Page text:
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Taking the decision to overhaul the Engine wasn’t an easy one for a number of reasons. Firstly I hadn’t overhauled a Land Rover engine before, or indeed any engine to the extent that I suspected it needed. Secondly I was concerned that once started I wouldn’t be able to finish it due to lack of funds or lack of competence. However, it was smoking quite bad as confirmed by the MOT man, used quite a bit of oil and by my own admission wasn’t going to

pass any MOT emissions smoke test without some serious work. The age of this particular Series dictated that it required the probe up the exhaust for the MOT. Had it been built 3 months earlier then It would have only been a visual check, that said I think it would have struggled to pass that in all honesty. I had already renewed the timing chain and tensioner which had improved things slightly but decided to investigate further by removing the cylinder head. This was pretty straight forward although be warned, it is a heavy lump which could do with a strong mate to help you lift it off if your feeling a bit fragile.

Removing this confirmed that major work was required as two of the pistons had quite a few square dents in their crowns. These dents were to coincide with a cross section of a piston ring so all was not well despite the bores looking fairly good. The inlet and exhaust ports were covered in oil due to leaky valve stem oil seals and the valves didn’t look particularly healthy either. I then removed the sump, undone the big end bolts on number one cylinder and removed the con rod and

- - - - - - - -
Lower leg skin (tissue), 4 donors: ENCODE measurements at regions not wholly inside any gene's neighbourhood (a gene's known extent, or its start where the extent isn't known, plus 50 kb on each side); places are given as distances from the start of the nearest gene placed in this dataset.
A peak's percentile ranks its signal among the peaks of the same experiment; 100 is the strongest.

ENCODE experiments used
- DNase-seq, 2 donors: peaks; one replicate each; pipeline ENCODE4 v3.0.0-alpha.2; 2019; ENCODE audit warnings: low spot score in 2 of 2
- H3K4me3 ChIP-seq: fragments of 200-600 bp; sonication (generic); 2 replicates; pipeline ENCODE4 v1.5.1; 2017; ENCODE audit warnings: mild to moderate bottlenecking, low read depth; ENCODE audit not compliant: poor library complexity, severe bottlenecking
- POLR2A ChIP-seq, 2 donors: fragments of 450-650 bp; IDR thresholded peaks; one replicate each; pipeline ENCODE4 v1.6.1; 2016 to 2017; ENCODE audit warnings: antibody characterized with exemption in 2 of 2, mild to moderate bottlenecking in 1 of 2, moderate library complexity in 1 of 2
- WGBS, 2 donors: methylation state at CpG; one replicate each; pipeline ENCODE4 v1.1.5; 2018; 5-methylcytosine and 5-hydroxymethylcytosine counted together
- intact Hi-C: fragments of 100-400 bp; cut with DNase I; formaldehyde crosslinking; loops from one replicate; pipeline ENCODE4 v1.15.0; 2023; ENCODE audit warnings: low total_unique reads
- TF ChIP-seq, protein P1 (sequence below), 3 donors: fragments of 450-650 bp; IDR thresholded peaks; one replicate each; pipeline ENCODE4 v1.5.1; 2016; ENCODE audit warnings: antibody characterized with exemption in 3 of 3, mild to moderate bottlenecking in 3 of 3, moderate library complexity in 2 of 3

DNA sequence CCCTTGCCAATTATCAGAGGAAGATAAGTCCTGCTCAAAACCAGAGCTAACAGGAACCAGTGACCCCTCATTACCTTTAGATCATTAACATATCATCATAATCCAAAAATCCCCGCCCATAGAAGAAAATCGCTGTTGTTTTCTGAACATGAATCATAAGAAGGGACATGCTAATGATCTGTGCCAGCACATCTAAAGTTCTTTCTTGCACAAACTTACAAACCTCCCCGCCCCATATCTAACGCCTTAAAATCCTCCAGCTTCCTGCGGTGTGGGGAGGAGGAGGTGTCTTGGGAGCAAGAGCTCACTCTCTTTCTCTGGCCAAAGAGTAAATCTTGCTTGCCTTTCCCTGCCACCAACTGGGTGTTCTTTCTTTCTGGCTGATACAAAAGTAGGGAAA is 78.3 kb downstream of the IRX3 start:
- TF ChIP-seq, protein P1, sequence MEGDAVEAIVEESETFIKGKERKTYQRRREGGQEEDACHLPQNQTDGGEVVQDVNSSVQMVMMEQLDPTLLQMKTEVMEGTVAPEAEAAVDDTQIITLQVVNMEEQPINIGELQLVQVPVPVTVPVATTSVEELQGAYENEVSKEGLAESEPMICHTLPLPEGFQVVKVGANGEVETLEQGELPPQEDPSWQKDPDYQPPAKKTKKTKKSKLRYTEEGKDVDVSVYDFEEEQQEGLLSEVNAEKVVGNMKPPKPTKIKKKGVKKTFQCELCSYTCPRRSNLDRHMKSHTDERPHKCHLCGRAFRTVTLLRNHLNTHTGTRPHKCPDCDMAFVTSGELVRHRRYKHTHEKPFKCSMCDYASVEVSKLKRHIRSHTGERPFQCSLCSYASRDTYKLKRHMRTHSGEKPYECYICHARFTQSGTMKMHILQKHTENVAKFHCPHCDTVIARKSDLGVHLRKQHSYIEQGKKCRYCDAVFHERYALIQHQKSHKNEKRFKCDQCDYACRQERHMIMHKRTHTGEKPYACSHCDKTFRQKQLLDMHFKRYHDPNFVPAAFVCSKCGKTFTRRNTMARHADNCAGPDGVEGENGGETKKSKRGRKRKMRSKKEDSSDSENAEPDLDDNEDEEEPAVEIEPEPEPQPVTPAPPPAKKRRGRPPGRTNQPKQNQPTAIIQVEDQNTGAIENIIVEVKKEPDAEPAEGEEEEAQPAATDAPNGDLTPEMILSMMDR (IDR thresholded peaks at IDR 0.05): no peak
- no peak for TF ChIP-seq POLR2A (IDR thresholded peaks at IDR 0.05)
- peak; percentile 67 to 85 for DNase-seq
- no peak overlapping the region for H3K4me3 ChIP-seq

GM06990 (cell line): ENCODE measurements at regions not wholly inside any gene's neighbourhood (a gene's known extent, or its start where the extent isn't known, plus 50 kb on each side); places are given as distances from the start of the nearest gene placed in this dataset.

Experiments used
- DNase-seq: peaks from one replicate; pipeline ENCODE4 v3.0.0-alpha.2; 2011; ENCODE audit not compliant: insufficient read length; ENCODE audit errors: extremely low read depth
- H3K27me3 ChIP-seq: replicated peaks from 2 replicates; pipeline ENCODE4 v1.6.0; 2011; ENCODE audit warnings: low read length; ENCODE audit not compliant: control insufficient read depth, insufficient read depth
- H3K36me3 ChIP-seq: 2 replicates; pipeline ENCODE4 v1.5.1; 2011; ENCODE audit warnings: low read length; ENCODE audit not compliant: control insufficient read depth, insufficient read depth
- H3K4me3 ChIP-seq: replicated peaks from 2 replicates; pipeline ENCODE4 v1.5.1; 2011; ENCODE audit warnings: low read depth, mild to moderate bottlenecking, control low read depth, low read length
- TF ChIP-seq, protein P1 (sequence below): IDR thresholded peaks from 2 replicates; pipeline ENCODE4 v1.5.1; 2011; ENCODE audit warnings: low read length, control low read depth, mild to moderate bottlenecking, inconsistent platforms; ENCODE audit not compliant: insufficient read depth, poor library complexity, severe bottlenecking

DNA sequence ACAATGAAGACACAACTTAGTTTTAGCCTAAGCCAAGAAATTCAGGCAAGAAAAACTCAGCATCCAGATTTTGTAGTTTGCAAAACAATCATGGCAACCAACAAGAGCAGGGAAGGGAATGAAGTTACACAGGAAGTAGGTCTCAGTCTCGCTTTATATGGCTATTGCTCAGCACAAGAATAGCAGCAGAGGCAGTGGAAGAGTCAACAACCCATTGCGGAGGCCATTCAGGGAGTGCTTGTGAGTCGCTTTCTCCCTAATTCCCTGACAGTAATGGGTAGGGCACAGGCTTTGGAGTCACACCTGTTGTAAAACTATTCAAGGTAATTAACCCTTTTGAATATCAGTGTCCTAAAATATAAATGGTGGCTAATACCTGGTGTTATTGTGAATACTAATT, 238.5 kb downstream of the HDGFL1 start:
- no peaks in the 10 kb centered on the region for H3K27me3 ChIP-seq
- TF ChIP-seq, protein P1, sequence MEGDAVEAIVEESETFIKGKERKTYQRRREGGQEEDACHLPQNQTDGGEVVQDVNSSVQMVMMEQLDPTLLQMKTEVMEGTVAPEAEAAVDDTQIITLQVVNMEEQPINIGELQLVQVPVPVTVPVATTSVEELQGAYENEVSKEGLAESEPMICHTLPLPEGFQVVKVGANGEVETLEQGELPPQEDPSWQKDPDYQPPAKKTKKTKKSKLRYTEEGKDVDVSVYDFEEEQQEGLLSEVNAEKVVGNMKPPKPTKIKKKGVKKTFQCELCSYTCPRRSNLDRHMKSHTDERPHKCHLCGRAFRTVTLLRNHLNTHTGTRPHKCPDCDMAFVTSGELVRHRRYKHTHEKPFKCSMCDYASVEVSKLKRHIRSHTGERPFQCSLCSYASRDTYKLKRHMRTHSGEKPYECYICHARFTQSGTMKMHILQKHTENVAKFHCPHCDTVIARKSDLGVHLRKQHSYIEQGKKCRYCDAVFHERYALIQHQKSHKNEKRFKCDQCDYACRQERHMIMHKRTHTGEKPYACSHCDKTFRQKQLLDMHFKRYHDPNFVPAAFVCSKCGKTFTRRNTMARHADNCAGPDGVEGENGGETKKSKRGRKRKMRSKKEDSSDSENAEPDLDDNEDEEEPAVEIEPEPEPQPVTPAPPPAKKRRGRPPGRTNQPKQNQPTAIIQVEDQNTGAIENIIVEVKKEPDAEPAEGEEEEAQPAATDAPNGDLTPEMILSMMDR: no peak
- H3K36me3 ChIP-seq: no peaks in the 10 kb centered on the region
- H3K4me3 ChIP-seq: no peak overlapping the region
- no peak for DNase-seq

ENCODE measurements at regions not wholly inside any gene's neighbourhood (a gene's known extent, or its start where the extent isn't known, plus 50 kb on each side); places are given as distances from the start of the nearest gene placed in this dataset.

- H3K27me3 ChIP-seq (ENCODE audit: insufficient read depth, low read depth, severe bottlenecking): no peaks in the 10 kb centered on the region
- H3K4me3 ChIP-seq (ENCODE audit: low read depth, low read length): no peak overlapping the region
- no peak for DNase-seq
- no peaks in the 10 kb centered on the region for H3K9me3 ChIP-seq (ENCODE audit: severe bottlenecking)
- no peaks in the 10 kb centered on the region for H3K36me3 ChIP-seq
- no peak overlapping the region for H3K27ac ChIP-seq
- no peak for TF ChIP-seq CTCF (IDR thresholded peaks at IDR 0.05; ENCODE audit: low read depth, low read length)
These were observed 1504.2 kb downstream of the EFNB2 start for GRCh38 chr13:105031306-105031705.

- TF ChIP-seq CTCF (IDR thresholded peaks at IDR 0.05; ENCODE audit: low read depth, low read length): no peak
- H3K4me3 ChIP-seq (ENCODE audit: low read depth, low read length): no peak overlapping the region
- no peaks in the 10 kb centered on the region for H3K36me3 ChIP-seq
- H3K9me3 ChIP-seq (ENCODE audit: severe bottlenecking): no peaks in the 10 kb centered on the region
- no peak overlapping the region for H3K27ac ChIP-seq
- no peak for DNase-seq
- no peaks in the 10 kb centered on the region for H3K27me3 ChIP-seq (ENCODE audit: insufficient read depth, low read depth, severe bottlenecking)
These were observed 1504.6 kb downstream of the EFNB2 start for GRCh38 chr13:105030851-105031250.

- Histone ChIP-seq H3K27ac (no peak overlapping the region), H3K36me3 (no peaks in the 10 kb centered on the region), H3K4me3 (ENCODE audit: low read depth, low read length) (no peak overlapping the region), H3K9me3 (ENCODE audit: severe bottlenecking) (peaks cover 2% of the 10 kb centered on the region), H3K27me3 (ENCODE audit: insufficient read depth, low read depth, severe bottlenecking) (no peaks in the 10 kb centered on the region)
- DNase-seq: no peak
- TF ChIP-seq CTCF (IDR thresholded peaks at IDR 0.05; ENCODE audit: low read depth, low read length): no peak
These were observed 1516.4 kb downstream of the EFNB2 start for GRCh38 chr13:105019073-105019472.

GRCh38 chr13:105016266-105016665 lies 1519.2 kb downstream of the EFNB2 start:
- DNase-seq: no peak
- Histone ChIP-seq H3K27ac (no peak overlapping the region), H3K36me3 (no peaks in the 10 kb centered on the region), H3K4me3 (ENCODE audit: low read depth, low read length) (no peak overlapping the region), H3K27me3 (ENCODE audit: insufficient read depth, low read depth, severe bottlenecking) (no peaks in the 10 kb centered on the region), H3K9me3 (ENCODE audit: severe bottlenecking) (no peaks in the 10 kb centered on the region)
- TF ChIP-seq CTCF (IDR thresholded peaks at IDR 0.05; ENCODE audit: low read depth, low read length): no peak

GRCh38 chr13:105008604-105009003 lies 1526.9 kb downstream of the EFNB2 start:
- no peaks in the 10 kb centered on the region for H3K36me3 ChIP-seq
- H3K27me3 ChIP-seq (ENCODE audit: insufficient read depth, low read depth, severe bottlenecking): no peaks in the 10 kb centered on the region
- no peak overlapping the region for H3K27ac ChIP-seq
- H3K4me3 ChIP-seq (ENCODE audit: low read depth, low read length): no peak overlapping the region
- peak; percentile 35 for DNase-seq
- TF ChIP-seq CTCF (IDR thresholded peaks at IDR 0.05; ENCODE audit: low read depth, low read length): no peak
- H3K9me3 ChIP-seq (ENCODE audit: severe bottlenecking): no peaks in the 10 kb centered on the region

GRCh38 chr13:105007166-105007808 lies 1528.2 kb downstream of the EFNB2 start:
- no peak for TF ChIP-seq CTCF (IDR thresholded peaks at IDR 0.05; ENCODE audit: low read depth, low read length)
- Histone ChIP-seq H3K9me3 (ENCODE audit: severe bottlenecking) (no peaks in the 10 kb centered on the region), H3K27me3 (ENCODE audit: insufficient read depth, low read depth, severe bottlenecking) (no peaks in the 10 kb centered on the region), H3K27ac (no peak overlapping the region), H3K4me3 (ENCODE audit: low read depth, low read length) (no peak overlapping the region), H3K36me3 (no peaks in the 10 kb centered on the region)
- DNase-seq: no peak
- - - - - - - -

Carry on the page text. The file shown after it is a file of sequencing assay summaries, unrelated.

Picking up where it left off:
piston up through the block. A look at the big end shell bearings quickly made up my mind that the engine had to be removed, overhauled and rebuilt. Mechanically this isn’t such a major issue as it’s literally just nuts and bolts. However, it is a HEAVY cast iron lump that needs a bit of respect if your to avoid some serious injury or damage. I have read forums where two people have supposedly lifted an engine out unaided but to be honest considering where the engines placed in the engine bay and that its a big heavy oil covered lump I can’t honestly see that its worth the risk. Rent or buy an engine hoist and do it right.

Removal basically involves removing the battery first, then the front panel complete with radiator and then disconnecting all the cables, pipes and wiring that joins the engine to the vehicle body in some way. Anything that you disconnect should be labelled so that you can reconnected it correctly once the engine overhaul is complete. Some things may seem obvious whilst you are removing them but ten seconds with a marker pen and masking tape could save you a lot of head

scratching later. Once everything has been disconnected you now need to remove the front floor and gearbox cover to gain access to the bell housing bolts. A little tip here is to now release the starter dog nut which holds the front pulley onto the crankshaft. These are done up to 200 lbf.ft and almost impossible to undo once the engine is on a stand or bench. (You have been warned.) Next remove the bonnet if you haven’t done so already, and remove the front bumper. This will give you more room to get your engine hoist into position before securing the engine to it by either chains/straps or thick rope. I personally bolted chains via brackets on to my engine so I was confident it couldn’t slip about.


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